While I was in church that morning God called me into his kingdom. I had always known Him. For the first time in my life, I recognized He knew me.

I have a glimmer of memory of me and my sister, tiny girls with folded hands, reciting this prayer in harmony:

Now I lay me down to sleep,
I pray the Lord my soul to keep,
If I should die before I wake,
I pray the Lord my soul to take.

I never once thought He wouldn’t---take my soul should I die--- until that Sunday at church. I felt the weight of my sin. In the mystery of God, I had child-like understanding that God was calling me.

I remember no words, nothing of what Momma said to me. But I do remember other tactile details of the day I entered the kingdom of God.

Skinny little eight-year old knees dropped to the sculptured blood red carpet beside my parent’s bed. My hands caressed the knotted snow white bedspread that covered it. There I prayed and received the kingdom like a little child. That’s it---all I remember of that day, that glorious day!

Time has stolen the details, but some days later, I put on the white robe, stepped into the warm water of the baptistry. The air caught the robe as I stepped down causing it to billow around me. It seemed that I was floating. The witness of what Christ had done in me was proclaimed before those who loved me. I was raised to newness of life.

Forty years later, I realize what a gift to have received the call as a child. Over the span of my life, I surely have acted like a child too many times to count. But my Father, he has always found me when I was lost, always brought me back to the fold.

Never could I have imagined the blessings that would come to me when I received grace so many years ago. Nor could I have imagined how I would grow to love the One who gave me so great a salvation. Even now I see in the mirror dimly---someday, face to face.

Today I worship the One who calls me His very own possession:

“Jesus loves me this I know.
For the Bible tells me so.
Little Ones to Him belong.
They are weak but He is strong.”

See what great love the Father has lavished on us, that we should be called children of God!  
(1 John 3:1a)

October 12, 2011

I Pray through Pine Trees

Everything happens for a reason. And when things don’t happen the way you hope, then begins the battle.

Yesterday I backed out of the garage and in the mirror I saw the towering pines that have stood there for forty years or more. Pines are here because someone planted them. Then they had babies. The babies like to swing. I like to lie in the hammock and watch them swing back and forth at the slightest breeze, tall skinny metronomes.

This is a land of hardwoods but not old growth. Our house sits on an old home place. The trees gave up the clues in the their population on the property. A huge white oak just a stones throw away pulled its last nutrients from the soil a few years ago. Its skeleton a craggy reminder of all it has witnessed up on this hill.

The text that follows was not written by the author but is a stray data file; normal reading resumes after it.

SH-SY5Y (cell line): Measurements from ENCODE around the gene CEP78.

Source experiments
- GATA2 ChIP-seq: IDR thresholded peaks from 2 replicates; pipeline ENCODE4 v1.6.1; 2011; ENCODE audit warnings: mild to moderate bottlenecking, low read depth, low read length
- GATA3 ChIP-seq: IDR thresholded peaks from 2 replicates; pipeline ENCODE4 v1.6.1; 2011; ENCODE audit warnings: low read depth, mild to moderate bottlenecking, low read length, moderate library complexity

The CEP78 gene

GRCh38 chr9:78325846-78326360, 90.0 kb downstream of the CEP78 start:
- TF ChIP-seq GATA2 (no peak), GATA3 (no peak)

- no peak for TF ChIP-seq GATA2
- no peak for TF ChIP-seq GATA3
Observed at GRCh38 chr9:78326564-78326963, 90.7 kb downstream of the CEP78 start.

We took down a big dogwood to build our house. We had to. And it killed me. The dogwood blooms with the remembrance of Christ’s suffering in rust stained blooms in the spring. It feeds birds with red berry fruit. Its leaves turn red in the fall.

The sassafras had to go as well. I didn’t feel as much regret as I had the dogwood. Since then, sassafras seedlings have grown up under the pines out back. The first of October their leaves began changing crimson to gold outside my bedroom window. We prune them and hope for more baby sassafras under those pines.

The trees that bordered the house on the east hugged our property line--- just on the other side. If anyone ever built over there, there wouldn’t be reason to pull them down. Why would they take out the shade of the sun beating down from the west during the hot summers in the South? We hoped against hope.

The pines are gone. All day yesterday I heard the hum of the track hoe. The scoop was bent under like a knuckle and the trees groaned and cracked as they fell. I could not watch what I was hearing.

I etched in my mind the tree covered swale that was yesterday before noon. The tiny pond where bullfrogs croaked in the summer and deer stopped for a drink making their way through neighborhoods to woods and pastures in the valley is gone.

I am going to miss their white flag tails signaling there presence when I walk out to enjoy the dusk of evening falling.

There will be a house there, a family. But today I grieve over lost hope, and I struggle to remember that all is temporary. The hum of the track hoe drones. The knuckle splits trees asunder and I wonder why it affects me so.

A reminder that change is part of life is all I can make of this. It is a lesson I need to learn. There are more important things that deserve my attention, that merit the affections of my heart.

Today I am sad. I grieve sitting on the French sofa, deep and soft in pillows. I thought I might not be able to hear the war on the trees next door on this side of the house. I haven’t escaped it. The floor-to-ceiling windows frame tall pines out back. I am grateful---they are safe from the knuckle cracking over to their east .

These trees out back I pray through--- on the days when I cry out to God. I stand below them on the porch with hands stretched upward. The trees witness what no human ever will. Those trees know my pain, my intercession for the hurting, my disappointments, my need. I won’t tell them today.

They and God will hear all about it when the track hoe leaves. My hearts grieves and I wait to pray through pine trees.